The Geronimo Kernel and GBeans make all of this possible. This is pretty cool IMO, especially with the whole Agile Java EE movement. Bruce thinks this is real future of Geronimo: the stacks that can be created with it. He expects the innovation and ideas in this area will come from the community and what users want.
Geronimo Community: Made up of many different open-source projects: MX4J, ActiveMQ, Tomcat, ActiveCluster, HOWL, JOTM, TranQL, Derby, Jetty, ServiceMix, OpenEJB. Rather than re-creating everything (the ol' NIH syndrome), the Geronimo team has tried to embrace and re-use other open source projects as much as possible. Many of the committers on the aforementioned projects are Geronimo committers or founders.
Bruce's favorite quote: In open source, we come for the code, we stay for the people.
Project Status: Now a top-level Apache project. Has officially passed J2EE 1.4 certification tests. The official 1.0 release date is "when it's done it's done", but the developers are hoping to finish by ApacheCon.
Below are notes I took while attending Tom Bender's talk on Mule at the Colorado Software Summit:
SOA: A collection of services with well-defined interfaces and a shared communication model is called a service-oriented architecture.
ESB: Provides a light weight, loosely coupled, event-driven SAO with a highly distributed universe of naming routing destinations across a multi-protocol message bus.
Four Tenets of SAO (as proposed by Don Box):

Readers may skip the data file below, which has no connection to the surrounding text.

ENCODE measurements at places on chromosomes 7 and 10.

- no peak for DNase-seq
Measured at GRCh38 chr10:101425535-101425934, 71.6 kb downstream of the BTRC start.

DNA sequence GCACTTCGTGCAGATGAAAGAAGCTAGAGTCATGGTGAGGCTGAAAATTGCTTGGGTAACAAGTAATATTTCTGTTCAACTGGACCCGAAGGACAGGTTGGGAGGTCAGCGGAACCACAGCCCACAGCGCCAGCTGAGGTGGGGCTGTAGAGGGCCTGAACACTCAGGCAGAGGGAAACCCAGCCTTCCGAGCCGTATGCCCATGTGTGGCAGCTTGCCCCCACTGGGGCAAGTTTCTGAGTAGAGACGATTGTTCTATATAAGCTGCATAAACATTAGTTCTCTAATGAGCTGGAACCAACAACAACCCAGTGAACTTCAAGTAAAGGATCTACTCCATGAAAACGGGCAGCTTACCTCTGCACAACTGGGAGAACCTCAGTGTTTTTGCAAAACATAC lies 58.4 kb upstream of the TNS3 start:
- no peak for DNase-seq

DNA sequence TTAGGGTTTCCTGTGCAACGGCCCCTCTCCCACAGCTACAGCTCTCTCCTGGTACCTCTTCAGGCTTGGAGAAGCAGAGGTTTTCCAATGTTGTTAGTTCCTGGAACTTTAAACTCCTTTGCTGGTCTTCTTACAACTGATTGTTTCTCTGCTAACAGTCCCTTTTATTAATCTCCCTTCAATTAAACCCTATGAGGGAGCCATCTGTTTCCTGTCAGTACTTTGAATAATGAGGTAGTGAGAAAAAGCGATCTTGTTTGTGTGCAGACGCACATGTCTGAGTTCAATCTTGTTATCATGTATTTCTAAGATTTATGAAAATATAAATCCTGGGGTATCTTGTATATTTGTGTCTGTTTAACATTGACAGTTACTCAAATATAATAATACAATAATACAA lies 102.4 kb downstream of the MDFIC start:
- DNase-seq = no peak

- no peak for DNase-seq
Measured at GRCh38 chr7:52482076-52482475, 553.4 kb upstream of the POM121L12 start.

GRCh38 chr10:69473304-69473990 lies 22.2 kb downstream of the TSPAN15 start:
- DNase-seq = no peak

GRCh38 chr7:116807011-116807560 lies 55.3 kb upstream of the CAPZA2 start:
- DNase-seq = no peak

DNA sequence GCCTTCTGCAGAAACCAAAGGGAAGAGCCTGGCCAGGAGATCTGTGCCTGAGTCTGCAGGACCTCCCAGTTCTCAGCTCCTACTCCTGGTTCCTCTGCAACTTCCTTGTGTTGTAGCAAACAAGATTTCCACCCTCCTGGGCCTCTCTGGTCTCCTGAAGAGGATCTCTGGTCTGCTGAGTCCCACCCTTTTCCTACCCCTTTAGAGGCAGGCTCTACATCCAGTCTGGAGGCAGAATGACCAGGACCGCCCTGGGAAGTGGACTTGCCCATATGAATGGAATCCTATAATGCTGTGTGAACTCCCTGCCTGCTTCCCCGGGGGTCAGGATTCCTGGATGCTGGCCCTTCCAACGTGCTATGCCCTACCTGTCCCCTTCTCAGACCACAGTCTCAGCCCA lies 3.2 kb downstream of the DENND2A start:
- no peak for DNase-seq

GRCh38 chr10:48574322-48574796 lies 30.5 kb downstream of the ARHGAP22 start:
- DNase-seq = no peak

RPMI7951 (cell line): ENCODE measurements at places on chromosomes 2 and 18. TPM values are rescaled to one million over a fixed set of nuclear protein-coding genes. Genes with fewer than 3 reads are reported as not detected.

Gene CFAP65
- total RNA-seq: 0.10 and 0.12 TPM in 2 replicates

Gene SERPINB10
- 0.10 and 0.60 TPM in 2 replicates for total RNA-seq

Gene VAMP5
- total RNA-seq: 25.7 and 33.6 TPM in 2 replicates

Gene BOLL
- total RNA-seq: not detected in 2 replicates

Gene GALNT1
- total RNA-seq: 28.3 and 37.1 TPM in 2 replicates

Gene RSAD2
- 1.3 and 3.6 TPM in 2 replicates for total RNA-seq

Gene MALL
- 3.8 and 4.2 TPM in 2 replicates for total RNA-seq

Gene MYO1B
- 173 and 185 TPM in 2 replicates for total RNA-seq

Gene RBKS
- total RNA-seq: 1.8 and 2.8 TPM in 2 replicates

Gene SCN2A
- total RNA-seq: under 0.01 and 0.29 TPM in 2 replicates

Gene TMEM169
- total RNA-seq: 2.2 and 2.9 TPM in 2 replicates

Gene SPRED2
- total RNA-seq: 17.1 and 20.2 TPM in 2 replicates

Properties of an ESB: Light Weight, Loosely Coupled, Event-Driven, Transactional, Securable, Distributed Network Topologies, Abstract Endpoints, Intelligent Routing, Message Transformation (inbound/outbound), Multi-Protocol Message Bus.
One of the main differences between application servers and ESBs is appservers are traditionally integrated with a hub-and-spoke architecture. ESBs, on the other hand, use a distributed integration architecture.
Mule - What is it?
Ross Mason is the founder and primary developer of Mule. From its homepage:
Mule is an Enterprise Service Bus (ESB) messaging framework. It is a scalable, highly distributable object broker that can seamlessly handle interactions with services and applications using disparate transport and messaging technologies.
Mule is an event-based architecture. Actions within a Mule network are triggered by either events occurring in Mule or in external systems. It's a light-weight messaging framework that's highly distributable and very pluggable (i.e. for multiple transports and protocols). Mule supports Web Services using Axis or Glue.
A Closer Look at Mule
The basic building block is a "UMO Component". This component is used to wire applications together - it's basically a POJO that can optionally implement interfaces if it wants to hook into lifecycle events. An application communicates with the UMO component through a channel (i.e. TCP/IP or JMS). This channel talks to a message receiver that works with a connector that's backed by a transformer and formats it for the UMO component (whoa, that's a mouthful - and that's only inbound!). When going to the receiving application, the process starts from the UMO component, goes though the outbound router - and plows through the whole transformer » connector » message dispatch » channel » application process again. Here's a diagram of this process that I found on Mule's website:
Mule supports many different endpoints: POP3/SMTP, JMS Topic or Queue, HTTP, File, VM (w/in the JVM), SOAP, RMI and EJB. Each of these have their own URI prefix.
I tuned out for the rest of Tom's talk (sorry Tom). The whole ESB topic is pretty dry IMO, but Tom seemed to do a good job of keeping the audience interested.